Monday, October 26, 2015

The Structure of Nephi’s Ship

Assuming the plan was to take Nephi’s ship across the Pacific to the Western Hemisphere via the Southern Ocean where strong winds blow a direct and extremely short course around the globe, one can expect the building of this ship to take this path to be extremely important.    The Lord told Nephi that he was not going to build the ship after the manner of men (1 Nephi 18:2), nor was he going “to work the timbers after the manner which was learned by men” (1 Nephi 18:3). Obviously, it was important for the survival of the Lehi party to have a ship far more sturdy and far superior in its design and or construction than ships of the day—that is, those man alone had so far designed and built up to 600 B.C.
    While in our day and age, we might not think too much about the design and construction of Nephi’s ship and its overall importance since people all over the world build and sail ships today, along with their diesel engines and specially designed sails, GPS, radar, radio, and other support and advanced technology.
However, the durability of a blue-water, deep ocean sailing vessel in 600 B.C., would have been a matter of extreme importance. We have discussed the need forf strength in deep ocean sailing vessels of the time, and the regular and incessant pounding they take on any voyage into deep water as opposed to coastal sailing. After all, a single wave can weigh dozens of tons, and though water is fluid, it resists the movement of the boat through it. And this constant pounding had an accumulative effect on the wooden hulls of the day.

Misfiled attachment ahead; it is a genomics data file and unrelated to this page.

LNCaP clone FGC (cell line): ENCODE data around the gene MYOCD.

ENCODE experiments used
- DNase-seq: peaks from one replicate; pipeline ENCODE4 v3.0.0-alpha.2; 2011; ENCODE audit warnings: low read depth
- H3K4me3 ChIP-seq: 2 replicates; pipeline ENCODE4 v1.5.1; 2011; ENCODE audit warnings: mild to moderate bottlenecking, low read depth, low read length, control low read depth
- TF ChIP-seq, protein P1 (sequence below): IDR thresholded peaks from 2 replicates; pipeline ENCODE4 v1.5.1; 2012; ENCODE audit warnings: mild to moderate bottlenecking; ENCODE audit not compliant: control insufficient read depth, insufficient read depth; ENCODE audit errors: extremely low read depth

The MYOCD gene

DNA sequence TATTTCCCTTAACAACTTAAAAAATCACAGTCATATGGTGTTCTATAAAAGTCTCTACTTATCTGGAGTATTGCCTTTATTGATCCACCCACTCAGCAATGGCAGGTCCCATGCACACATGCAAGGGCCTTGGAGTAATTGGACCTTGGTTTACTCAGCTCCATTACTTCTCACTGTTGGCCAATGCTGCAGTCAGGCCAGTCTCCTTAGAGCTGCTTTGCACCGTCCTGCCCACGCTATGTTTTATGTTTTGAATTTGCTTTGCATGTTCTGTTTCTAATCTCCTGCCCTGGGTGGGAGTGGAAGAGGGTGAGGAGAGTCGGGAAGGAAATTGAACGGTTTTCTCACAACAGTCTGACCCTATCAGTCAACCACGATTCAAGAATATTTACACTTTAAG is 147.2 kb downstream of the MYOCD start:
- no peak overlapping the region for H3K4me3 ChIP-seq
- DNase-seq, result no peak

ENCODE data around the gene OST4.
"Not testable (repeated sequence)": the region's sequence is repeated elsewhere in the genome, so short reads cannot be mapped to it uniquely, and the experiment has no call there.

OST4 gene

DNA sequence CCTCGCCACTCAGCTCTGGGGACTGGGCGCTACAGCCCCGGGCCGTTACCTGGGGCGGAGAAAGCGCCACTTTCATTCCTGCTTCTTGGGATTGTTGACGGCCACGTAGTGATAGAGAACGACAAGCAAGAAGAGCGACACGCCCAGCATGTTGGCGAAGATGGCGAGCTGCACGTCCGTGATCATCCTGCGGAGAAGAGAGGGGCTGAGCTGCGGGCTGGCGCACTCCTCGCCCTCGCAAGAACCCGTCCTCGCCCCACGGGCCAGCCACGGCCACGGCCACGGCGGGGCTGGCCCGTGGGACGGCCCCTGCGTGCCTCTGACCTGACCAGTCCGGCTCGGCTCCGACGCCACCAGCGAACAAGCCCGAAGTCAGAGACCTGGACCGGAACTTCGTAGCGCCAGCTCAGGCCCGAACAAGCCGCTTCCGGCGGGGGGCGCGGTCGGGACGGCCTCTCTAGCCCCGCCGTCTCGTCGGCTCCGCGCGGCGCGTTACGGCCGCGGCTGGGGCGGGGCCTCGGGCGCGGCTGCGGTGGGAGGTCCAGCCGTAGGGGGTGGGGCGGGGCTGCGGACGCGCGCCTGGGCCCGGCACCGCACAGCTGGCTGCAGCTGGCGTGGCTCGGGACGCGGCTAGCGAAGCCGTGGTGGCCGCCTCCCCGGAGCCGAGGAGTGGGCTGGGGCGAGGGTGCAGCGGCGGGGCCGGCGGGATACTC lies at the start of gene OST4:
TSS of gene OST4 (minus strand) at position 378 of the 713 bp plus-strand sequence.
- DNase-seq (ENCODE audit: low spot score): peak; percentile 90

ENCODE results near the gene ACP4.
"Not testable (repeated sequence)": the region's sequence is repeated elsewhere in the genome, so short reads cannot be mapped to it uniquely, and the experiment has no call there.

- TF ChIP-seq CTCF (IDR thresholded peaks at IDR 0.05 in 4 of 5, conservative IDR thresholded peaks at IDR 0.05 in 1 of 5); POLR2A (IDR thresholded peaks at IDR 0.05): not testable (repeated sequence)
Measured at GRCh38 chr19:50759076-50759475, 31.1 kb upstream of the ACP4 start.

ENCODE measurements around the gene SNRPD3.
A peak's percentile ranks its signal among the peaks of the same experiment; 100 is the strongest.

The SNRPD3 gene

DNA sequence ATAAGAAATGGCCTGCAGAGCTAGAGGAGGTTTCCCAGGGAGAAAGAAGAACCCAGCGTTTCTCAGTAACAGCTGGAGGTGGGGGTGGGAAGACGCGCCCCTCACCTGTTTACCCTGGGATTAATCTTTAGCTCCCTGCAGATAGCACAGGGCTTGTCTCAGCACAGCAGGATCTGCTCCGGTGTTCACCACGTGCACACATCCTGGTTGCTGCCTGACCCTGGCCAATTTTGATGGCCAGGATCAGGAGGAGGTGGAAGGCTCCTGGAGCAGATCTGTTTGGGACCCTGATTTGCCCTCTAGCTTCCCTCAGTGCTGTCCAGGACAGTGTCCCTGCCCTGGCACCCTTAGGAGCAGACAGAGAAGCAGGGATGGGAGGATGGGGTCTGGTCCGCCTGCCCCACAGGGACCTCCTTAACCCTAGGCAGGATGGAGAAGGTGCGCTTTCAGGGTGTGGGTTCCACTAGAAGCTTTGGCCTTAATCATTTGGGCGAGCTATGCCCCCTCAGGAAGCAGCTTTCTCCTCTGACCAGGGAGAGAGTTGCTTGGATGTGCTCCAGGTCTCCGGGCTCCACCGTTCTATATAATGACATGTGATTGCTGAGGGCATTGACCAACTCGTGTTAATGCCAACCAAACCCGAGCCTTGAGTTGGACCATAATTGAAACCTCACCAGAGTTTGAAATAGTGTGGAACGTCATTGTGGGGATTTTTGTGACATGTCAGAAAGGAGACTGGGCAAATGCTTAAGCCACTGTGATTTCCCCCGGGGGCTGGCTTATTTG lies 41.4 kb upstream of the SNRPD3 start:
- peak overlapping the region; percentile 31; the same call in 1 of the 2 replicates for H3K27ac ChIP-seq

The large currents at the surface of the ocean are affected by global wind patterns and Earth’s rotation, and while not all currents occur at such a large scale, individual currents and cross-currents had a devastating impact on the beams, ribs, boards and keels of early wooden vessels.
Take as an example, one type of problem facing the mariner in deep sea sailing and that is “broaching,” a condition in which a boat runs down the crest of wave (far left), gathering speed, and as it meets the backside of the next wave ahead, buries its bow in that wave (left). The resistance of the bow hitting the backside of the wave causes the bow to slew around, and the boat to veer sharply off course. There's nothing unusual about that, but the impact causes tremendous forces on the structure of the vessel, something that does not occur in coastal sailing but does in the deep ocean, and can cause a weakness in the boat construction and over time rip one apart.
    It is one of the reasons ships did not sail into deep ocean in antiquity except in more protected areas, such as the Mediterranean, Sea of Arabia and even northern Indian Ocean. Beyond such protections, vessels simply were not strongly enough built to handle such deep ocean sailing.
Another problem is that waves of different intensities break across the prow of a ship in deep water, pound on the decks and slam into the structure causing stress along the various axis of a ship that if it is not well constructed to withstand such roughness, can cause serious damage hour after hour, day after day, week after week as it plies the dangerous blue waters of the ocean. These waves, sculpting seawater into crested shapes, move water and energy from one area to another, with big waves and swells traveling over long distances. Based on wind speed, duration, and the fetch (direction wind is blowing), causing waves of all shapes and sizes. The more open an ocean is, like the southern Indian, Pacific and Southern Oceans, the more big waves and fierceness of the currents the ship encounters.
    In addition, giant or rogue waves can and frequently do occur in blue water, deep ocean areas. Some form during storms, others from combining waves and currents, with reports of such being 100 feet or more in height, with wave energy dispersing over a large area that slams into ships at sea in relentless fashion.